The biggest special teams moves made by the New England Patriots this offseason were re-signing place kicker Nick Folk and coverage aces Justin Bethel and Cody Davis, thus allowing one of the best kicking game units in football to stay largely intact heading into 2021. But even with the three veterans back in the fold, the moves have not stopped.
On Wednesday, lost between the re-signings of team captains James White and Lawrence Guy, the Patriots also brought in free agent special teams linebacker LaRoy Reynolds. While the veteran will likely not be guaranteed a spot on the roster given his journeyman status, he does have plenty of experience in the game’s third phase and could at the very least serve as competition for some of the younger players under contract.
Name: LaRoy Reynolds
Position: Linebacker/Special teamer
Opening day age: 30
Size: 6-foot-1, 230 pounds
Despite coming off a productive four-year career at Virginia that saw him appear in 45 games and move from safety to linebacker, Reynolds did not hear his name called during the 2013 draft. Instead, he had to test free agency before signing with the Jacksonville Jaguars — the first of many stops on his NFL journey. After leaving the Jaguars in 2015, Reynolds also spent time in Chicago (2015), Atlanta (2016-17; 2020), Philadelphia (2018), San Francisco (2019) and Cincinnati (2019).
Along the way he appeared in a combined 122 regular season and playoff contests, while playing roughly four kicking game snaps for every defensive snap. His numbers reflect this usage, with Reynolds having 52 tackles as well as two fumble recoveries on his career special teams résumé. Meanwhile, he has made only 65 total tackles on defense (for comparison, four members of the Patriots’ defense had more than that in 2020 alone). Long story short, Reynolds is a special teamer through and through.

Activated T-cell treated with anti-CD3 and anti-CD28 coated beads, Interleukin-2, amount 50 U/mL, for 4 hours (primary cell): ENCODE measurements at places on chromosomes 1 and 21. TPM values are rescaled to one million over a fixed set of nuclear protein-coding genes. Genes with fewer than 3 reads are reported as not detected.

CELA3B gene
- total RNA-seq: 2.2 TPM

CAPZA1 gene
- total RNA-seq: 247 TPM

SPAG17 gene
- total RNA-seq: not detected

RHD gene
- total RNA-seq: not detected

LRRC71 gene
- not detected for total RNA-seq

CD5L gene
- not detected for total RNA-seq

What is his projected role in New England? While listed as a linebacker and bringing some experience as an off-ball defender to the table, Reynolds will likely not see much if any action at the position. Instead, the Patriots will use him primarily in the kicking game: he will see action on both the kickoff and punt coverage teams as well as the two return squads. He also could see some time on the field goal and extra point blocking units.
Where does he fit on the linebacker chart? The Patriots’ off-the-ball linebacker group still lacks some high-end talent outside of move option Dont’a Hightower, and Reynolds is not that. If he makes the team, he will likely serve as the last layer on the depth chart behind Hightower, Anfernee Jennings, Ja’Whaun Bentley and others. He is likely competing with fellow LINO (linebacker-in-name-only) Brandon King for one spot on the team.
Does he have positional versatility? Being a four-unit special teamer, Reynolds brings considerable versatility in this area to the table. Within each of those units, meanwhile, he has been moved around quite a bit. In total, he aligned in 22 different positions on the four coverage and return squads for the Falcons in 2020.
What is his special teams value? As should be abundantly clear by now, if there is one way for Reynolds onto the Patriots’ 53-man roster come September it is via special teams. His value in the kicking game far outshines what he can offer on defense based on his career progression so far, and New England will use him accordingly.
What does it mean for New England’s salary cap? Based on his contractual history in combination with his age and status as a journeyman and career special teamer, the expectation is that Reynolds will join the Patriots on a cost-effective deal. While the details of his contract have not yet been reported as of Thursday morning, his cap impact will be minimal if he even cracks the top-51 list.
What does it mean for New England’s draft outlook? Regardless of Reynolds’ addition to the linebacker and special teams groups, the Patriots could look to the draft to bolster the depth in both areas. Off-the-ball linebacker remains a definitive need given Dont’a Hightower’s age and the depth around him, while kicking game contributions can come in many shapes regardless of listed position.
One-sentence verdict: Following in the footsteps of Albert McClellan and Ramon Humber, Reynolds offers linebacker depth in theory and special teams experience in practice.
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